We considered the differences in experimental paradigm between the initial study of hippocampal responses to exploration of a novel environment  and the current study, which focused on visual cortical responses to defined visual stimuli. Since the retina and lateral geniculate are disease free in this model, the latter stimulus was designed to specifically probe somatodendritic responses and integration of signals in which the axons carrying the primary input are intact, while the behavioral/memory aspects of the exploratory behavior task requires integration of widely dispersed information in the cortex and concurrent signaling to the hippocampus for further processing from areas that are markedly impacted by both NFT and neuronal loss. It may be that this latter form of integrative function is more dependent on the integrity of axonal processes and on the relative timing and intensity of feedforward and feedback signals, and so Arc reporting of signal in the hippocampus is inherently more sensitive to subtle effects compared to visual cortical responses. Nonetheless, the agreement between the studies that the presence of NFT does not impact the likelihood of an Arc response, despite the substantially different behavioral paradigms and the method of assessing Arc (in situ hybridization v.s. Arc promoter-driven fluorescent reporter) emphasizes that the type of defect in signal integration caused by a tangle, if any, is quite subtle.
Overall, our findings show that NFTs do not significantly alter postsynaptic function of the host neurons which is required for the experience-dependent Arc expression. Given the importance of meticulous Arc regulation for the proper functioning of synaptic machinery [33–36] and the role that activity-dependent Arc expression plays in memory-related physiology through AMPAR endocytosis , structural plasticity  and synaptic tagging , our data suggest that mechanisms not linked to experience-dependent immediate early genes are behind behavioral phenotypes in rTg4510 mice and cognitive impairment in AD. A number of studies have demonstrated electrophysiological, functional and morphological changes in neurons from rTg4510 mice at the advanced stage of tau pathology [28, 39–42], and, notably, increased intrinsic excitability in the cortical neurons, with evidence indicating that these changes could not be attributed to the presence or absence of NFTs in the affected neurons [40, 42]. Taken together with our data, NFTs appear not to cause major disruptions of synaptic integration of information.
All animal experimentation was performed in conformance with institutional and US National Institutes of Health guidelines and approved by the Massachusetts General Hospital Institutional Animal Care and Use Committee. Arc::dVenus reporter mice expressing destabilized variant of a bright yellow fluorescent protein dVenus under 7.1 kb mouse Arc promoter  were crossed with suppressible CamKII::rtTA × tetO::Tau (P301L) (rTg4510) strain . Arc::dVenus × CamKII::rtTA non-carriers of Tau (P301L) transgene were used as littermate controls to account for potential effects of rtTA transactivator overexpression. Genotyping was performed using polymerase chain reaction (PCR) with three pairs of primers targeting dVenus, rtTA and Tau (P301L). For mutant tau suppression experiment, a cohort of mice (n = 5 control, n = 3 transgenic) was fed chow containing 200 mg/kg doxycycline (Harlan Teklad) for 6 weeks before visual stimulation. All mice used in this study were 11–13 months old.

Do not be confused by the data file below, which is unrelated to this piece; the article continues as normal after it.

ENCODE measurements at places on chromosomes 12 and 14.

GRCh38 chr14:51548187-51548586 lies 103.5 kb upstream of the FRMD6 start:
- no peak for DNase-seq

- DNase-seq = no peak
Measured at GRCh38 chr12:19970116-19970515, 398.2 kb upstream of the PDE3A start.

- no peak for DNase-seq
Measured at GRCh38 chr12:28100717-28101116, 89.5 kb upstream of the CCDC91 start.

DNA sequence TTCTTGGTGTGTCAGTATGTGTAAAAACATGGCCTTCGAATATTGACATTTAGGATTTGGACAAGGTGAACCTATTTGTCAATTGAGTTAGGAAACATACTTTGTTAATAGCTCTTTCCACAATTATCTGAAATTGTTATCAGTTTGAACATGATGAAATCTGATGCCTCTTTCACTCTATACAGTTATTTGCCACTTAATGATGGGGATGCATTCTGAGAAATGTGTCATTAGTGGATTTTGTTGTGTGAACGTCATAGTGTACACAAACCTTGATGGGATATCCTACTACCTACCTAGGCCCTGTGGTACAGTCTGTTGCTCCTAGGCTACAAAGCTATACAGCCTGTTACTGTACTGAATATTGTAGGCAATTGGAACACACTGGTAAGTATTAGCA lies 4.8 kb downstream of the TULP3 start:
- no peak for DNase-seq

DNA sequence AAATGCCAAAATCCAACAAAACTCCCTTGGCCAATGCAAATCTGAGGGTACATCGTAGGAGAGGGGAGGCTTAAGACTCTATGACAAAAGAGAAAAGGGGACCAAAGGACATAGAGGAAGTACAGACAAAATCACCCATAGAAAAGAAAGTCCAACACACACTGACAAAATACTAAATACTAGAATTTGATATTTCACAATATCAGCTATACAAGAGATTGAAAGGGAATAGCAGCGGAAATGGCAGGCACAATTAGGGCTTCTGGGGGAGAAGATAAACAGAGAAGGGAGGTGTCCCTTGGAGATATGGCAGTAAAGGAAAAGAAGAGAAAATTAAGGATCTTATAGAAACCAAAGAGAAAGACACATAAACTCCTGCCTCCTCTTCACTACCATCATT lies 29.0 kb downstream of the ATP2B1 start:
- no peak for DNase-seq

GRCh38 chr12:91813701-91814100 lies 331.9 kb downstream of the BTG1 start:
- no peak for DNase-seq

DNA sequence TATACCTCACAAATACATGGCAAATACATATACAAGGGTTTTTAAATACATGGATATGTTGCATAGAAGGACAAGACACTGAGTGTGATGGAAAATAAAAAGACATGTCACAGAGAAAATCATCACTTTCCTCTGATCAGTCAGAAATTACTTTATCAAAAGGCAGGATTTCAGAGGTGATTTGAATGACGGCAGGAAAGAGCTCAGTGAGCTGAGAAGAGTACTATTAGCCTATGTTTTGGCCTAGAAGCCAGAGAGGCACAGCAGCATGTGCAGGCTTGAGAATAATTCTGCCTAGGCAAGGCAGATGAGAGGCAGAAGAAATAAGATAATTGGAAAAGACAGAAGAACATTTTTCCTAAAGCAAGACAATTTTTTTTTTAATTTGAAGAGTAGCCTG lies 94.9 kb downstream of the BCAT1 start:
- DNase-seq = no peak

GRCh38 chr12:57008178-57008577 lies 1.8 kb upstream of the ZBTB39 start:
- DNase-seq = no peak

Visual stimulation, surgery and in vivo multiphoton imaging
Structured visual stimulation was performed as described previously . Briefly, single-housed mice were placed in their home cages into the dark light-proof ventilated enclosures for 60 hours prior to beginning of stimulation to suppress visual experience-induced Arc::dVenus expression. After the end of light deprivation mice were transferred to an illuminated glass cylinder with alternating vertical black and white stripes for 1 hour. Following the end of the visual stimulation, mice were placed back into the home cages and put into light deprivation chambers for 5 hours before the anesthesia for cranial window implantation was induced with 4% isoflurane in balanced oxygen inside of the dark light-proof enclosure for 5 minutes and maintained at the level of 1.2–1.6% during the surgery and consequent imaging while keeping the body temperature at 37°C. Cranial windows were implanted over the right visual cortex as described previously [10, 43]. Immediately after cranial window implantation Texas Red-conjugated dextran (MW 70,000 Da, 12.5 mg/mL in sterile PBS, Molecular Probes) was injected IV to provide fluorescent angiogram used as landmark pattern for co-registration of two consecutive imaging sessions and as a reference fluorophore to monitor cranial window clarity and appearance of bleedings. Mice were imaged on multiphoton Olympus Fluoview 1000 MPE system equipped with mode-locked titanium/sapphire MaiTai laser (Spectra-Physics) and Olympus BX61WI upright microscope with XLPLN 25× water-immersion objective (NA = 1.05). Z-stacks in both imaging sessions were acquired with the resolution of 1 μm/pixel in X-Y dimension with the Z-step of 3 μm. For each mouse the imaged site consisted of 2×4 512×512×240 μm stacks acquired with 10% overlap in X–Y dimensions resulting in an imaged field in visual cortex spanning roughly 1×2×0.24 mm3 ((m–l) × (r–c) × (d–v)). For the first imaging session, excitation laser was tuned to 860 nm with the output power set to 76 mW before the objective. Emitted light was collected in three channels: 460–500 nm (autofluorescence), 530–560 nm (dVenus fluorescence) and 575–630 nm (Texas Red dextran angiogram). Then, methoxy-X04 (5 mg/kg)  diluted in Texas Red dextran solution (12.5 mg/mL in sterile PBS) was injected IV to label NFTs. 30 minutes after methoxy-X04 injection, a second imaging of the same site was performed with the excitation laser tuned to 800 nm for more efficient detection of metoxy-X04 fluorescence, with 100 mW output power before the objective. In this session, the 460–500 nm channel collected emitted light from methoxy-X04 bound to the tangles and other two channels contained the same dVenus and Texas Red dextran signals as in the first sessions and were used for consequent co-registration of the two image stacks. Imaging settings were kept constant between mice and the laser output power was calibrated before each imaging session using infrared photometer.